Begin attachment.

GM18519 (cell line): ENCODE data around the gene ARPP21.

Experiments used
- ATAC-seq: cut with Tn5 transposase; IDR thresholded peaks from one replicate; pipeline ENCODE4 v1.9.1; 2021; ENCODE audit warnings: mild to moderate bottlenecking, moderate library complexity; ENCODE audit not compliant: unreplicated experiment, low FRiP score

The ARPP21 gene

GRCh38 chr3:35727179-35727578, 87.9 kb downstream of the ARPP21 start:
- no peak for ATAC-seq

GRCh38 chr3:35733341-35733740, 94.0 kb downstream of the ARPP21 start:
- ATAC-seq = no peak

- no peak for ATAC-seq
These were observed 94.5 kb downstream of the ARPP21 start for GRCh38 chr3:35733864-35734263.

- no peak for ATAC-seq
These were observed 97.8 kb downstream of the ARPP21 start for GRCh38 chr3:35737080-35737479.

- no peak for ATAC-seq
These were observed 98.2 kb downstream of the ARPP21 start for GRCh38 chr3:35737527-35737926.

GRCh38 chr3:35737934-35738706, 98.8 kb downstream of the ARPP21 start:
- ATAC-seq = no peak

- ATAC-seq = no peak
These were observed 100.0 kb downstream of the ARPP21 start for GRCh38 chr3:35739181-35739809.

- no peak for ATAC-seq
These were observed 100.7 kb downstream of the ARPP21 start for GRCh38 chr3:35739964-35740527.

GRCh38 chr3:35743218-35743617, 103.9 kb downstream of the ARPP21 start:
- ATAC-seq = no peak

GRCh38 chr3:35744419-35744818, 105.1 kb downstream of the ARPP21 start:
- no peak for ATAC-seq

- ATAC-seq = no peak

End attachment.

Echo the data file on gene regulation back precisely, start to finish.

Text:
GM18519 (cell line): ENCODE data around the gene ARPP21.

Experiments used
- ATAC-seq: cut with Tn5 transposase; IDR thresholded peaks from one replicate; pipeline ENCODE4 v1.9.1; 2021; ENCODE audit warnings: mild to moderate bottlenecking, moderate library complexity; ENCODE audit not compliant: unreplicated experiment, low FRiP score

The ARPP21 gene

GRCh38 chr3:35727179-35727578, 87.9 kb downstream of the ARPP21 start:
- no peak for ATAC-seq

GRCh38 chr3:35733341-35733740, 94.0 kb downstream of the ARPP21 start:
- ATAC-seq = no peak

- no peak for ATAC-seq
These were observed 94.5 kb downstream of the ARPP21 start for GRCh38 chr3:35733864-35734263.

- no peak for ATAC-seq
These were observed 97.8 kb downstream of the ARPP21 start for GRCh38 chr3:35737080-35737479.

- no peak for ATAC-seq
These were observed 98.2 kb downstream of the ARPP21 start for GRCh38 chr3:35737527-35737926.

GRCh38 chr3:35737934-35738706, 98.8 kb downstream of the ARPP21 start:
- ATAC-seq = no peak

- ATAC-seq = no peak
These were observed 100.0 kb downstream of the ARPP21 start for GRCh38 chr3:35739181-35739809.

- no peak for ATAC-seq
These were observed 100.7 kb downstream of the ARPP21 start for GRCh38 chr3:35739964-35740527.

GRCh38 chr3:35743218-35743617, 103.9 kb downstream of the ARPP21 start:
- ATAC-seq = no peak

GRCh38 chr3:35744419-35744818, 105.1 kb downstream of the ARPP21 start:
- no peak for ATAC-seq

- ATAC-seq = no peak